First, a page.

Supermarket audit departments and audit budgets will witness resource expansions congruent to the expanding roles within information technology, retail operations and supply chain departments, according to the Food Retailing and Wholesaling Internal Audit Study published by the Food Marketing Institute (FMI). Forty-two percent of companies expect to grow the size of the internal audit function over the next five years in order to maintain effectiveness and efficiency of operations, reliability of financial reporting, compliance with laws and regulation and safeguarding of assets.
The in-depth report, conducted by 210 Analytics LLC, details the findings of a national survey of 31 supermarket retailing and wholesaling companies, representing 24,688 stores and 981 internal audit professionals. The study was released today at the 2013 Annual Internal Audit conference in San Antonio, Texas.
The report’s findings include:
• Trends in position profile and department structure
Supermarket retailing and wholesaling companies predominantly employ full-time audit professionals, who make up 97.7 percent of all auditors represented in the survey. These auditors come from primarily accounting backgrounds and 31.4 percent are Certified Public Accountants (CPAs). Internal audit departments most often report to the CFO or head of finance.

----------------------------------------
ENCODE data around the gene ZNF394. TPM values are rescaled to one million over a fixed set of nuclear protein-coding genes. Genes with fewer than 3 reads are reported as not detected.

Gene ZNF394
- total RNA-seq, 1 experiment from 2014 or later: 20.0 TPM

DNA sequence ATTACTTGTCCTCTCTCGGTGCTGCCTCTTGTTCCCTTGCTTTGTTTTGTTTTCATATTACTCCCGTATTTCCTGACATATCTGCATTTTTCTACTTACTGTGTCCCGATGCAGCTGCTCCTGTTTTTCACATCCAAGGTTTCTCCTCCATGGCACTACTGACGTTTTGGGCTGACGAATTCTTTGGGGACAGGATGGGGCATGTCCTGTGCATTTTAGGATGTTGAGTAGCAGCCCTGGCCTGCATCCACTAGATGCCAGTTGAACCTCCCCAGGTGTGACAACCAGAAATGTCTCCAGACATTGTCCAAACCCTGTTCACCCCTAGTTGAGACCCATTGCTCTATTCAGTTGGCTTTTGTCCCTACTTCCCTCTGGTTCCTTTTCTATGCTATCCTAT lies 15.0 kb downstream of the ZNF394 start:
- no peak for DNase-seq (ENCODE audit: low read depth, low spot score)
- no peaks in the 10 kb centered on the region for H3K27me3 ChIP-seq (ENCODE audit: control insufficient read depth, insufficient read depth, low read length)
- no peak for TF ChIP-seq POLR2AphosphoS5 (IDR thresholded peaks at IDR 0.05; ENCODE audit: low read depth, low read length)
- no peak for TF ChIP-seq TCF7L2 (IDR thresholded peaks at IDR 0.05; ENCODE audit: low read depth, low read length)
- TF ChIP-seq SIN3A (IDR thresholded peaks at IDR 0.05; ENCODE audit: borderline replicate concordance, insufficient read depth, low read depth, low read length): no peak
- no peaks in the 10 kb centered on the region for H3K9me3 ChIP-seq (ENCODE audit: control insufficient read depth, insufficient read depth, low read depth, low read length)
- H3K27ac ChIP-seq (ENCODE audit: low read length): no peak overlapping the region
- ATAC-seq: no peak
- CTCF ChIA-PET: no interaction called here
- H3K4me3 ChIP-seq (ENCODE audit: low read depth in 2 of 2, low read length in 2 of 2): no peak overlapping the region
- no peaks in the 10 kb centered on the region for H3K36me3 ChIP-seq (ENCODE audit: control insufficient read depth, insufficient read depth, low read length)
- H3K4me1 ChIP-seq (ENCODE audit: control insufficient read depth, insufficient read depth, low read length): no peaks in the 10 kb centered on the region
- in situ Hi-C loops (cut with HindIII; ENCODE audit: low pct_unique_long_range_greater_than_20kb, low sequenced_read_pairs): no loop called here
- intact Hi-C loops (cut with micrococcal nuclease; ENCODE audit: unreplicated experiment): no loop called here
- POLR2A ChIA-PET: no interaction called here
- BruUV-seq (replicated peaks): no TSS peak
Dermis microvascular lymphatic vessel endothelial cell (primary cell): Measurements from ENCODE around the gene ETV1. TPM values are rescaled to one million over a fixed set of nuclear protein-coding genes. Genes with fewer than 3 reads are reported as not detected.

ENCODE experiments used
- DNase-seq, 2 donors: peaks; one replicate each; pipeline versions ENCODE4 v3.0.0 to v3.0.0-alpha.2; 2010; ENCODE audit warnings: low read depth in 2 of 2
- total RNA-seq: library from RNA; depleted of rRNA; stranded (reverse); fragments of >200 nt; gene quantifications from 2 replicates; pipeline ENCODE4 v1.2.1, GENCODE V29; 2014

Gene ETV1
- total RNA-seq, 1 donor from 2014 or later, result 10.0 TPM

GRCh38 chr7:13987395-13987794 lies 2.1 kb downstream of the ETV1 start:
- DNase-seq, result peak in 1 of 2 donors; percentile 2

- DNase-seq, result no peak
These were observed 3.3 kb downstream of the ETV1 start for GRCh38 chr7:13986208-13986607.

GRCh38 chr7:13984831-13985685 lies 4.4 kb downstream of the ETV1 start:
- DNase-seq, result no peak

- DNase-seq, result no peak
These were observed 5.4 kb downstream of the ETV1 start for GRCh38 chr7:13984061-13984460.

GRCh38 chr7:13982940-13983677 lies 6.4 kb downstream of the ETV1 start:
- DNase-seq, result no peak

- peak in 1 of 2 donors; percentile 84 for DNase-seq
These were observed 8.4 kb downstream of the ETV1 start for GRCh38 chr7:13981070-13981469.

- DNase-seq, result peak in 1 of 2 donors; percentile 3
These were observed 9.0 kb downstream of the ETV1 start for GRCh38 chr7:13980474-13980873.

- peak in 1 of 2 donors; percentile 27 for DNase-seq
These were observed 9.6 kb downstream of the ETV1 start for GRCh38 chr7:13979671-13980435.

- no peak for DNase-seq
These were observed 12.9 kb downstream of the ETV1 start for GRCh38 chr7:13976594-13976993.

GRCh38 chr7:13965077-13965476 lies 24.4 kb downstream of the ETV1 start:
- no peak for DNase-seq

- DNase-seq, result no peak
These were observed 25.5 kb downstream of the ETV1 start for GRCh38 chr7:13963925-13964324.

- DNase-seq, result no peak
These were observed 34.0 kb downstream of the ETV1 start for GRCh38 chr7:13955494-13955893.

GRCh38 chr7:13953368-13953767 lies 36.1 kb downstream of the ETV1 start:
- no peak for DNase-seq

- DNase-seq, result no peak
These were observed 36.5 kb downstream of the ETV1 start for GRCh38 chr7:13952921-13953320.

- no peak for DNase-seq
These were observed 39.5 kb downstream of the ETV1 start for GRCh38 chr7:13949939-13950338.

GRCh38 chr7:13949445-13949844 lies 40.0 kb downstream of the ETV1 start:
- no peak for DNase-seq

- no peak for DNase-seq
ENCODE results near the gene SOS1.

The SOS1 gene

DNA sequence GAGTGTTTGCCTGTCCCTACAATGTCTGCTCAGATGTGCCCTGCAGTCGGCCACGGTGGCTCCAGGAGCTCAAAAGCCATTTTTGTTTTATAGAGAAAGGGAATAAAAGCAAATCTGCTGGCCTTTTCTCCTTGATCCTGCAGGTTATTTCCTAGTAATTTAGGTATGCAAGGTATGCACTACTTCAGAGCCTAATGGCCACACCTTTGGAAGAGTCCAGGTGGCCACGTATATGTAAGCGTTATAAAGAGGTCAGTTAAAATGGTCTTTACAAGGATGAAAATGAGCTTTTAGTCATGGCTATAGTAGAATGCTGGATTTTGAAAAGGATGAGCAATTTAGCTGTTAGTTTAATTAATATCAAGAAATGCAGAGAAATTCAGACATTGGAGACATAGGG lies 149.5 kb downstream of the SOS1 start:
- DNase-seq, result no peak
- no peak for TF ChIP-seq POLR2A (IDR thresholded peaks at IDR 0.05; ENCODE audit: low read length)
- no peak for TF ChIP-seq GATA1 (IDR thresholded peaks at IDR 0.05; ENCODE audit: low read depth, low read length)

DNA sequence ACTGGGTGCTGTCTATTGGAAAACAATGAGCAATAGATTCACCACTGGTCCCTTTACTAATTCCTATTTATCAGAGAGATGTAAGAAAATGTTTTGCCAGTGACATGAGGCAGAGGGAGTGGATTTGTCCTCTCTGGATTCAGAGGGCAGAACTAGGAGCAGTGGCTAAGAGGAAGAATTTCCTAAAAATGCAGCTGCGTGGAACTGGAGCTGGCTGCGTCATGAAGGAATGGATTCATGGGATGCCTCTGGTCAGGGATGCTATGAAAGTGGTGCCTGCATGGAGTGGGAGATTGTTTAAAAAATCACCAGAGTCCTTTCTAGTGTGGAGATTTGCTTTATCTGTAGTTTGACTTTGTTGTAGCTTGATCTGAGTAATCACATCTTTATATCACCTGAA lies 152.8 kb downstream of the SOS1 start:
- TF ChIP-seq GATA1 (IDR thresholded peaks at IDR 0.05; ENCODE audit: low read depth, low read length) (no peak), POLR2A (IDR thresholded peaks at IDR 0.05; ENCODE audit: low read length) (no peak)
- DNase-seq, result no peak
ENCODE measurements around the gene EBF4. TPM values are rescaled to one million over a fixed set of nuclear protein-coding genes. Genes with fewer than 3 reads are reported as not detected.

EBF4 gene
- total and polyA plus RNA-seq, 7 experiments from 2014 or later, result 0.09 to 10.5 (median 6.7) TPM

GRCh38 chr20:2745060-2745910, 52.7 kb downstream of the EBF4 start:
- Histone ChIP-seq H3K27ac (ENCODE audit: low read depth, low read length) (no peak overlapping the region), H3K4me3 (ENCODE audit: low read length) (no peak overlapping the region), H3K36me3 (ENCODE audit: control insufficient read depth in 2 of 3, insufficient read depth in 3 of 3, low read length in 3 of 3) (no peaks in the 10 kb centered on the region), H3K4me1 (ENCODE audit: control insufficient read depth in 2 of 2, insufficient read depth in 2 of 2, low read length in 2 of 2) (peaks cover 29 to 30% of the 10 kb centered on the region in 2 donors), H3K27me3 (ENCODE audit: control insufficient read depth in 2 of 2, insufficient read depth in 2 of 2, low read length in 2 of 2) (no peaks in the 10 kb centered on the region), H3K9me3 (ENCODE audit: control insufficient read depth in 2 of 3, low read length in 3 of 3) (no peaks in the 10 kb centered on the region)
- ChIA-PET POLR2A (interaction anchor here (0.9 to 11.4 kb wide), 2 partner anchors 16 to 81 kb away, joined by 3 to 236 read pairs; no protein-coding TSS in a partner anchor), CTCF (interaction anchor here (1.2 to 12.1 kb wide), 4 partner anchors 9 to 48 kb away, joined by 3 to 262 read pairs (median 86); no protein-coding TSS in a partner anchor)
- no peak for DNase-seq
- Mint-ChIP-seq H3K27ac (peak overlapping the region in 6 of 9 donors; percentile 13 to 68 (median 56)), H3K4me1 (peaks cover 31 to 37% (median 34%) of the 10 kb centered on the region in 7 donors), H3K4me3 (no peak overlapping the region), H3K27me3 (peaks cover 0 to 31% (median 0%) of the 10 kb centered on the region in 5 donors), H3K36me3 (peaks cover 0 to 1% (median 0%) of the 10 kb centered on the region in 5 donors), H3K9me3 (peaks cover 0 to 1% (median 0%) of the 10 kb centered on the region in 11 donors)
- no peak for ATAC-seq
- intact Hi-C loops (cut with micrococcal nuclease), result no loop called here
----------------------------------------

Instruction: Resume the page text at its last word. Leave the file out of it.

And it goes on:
• Outsourcing specific audit functions
Eight in 10 supermarket retailing and wholesaling companies use third-party vendors for audit functions, albeit for less than 10 percent of total audits performed. The most commonly outsourced function for audits pertains to informational technology. Outsourcing is more common among companies operating a greater number of outlets and/or employing a greater number of employees.
• Time allocation to functional areas
The average number of days to issue an audit report is 18 days, inclusive of fieldwork efforts to the final report. Nearly one-third of total available audit time is allocated to retail operations, followed by the areas of finance and information technology. Companies operating fewer stores and employing fewer auditors spent more time on retail operations audits compared with their larger counterparts.
• Development of the audit plan
More than half of respondents formally assess the success/effectiveness of their internal audit department, but 96.6 percent of food retailers and wholesalers have a formal audit plan. Performance evaluations prioritize input from senior management, according to 66.7 percent of companies.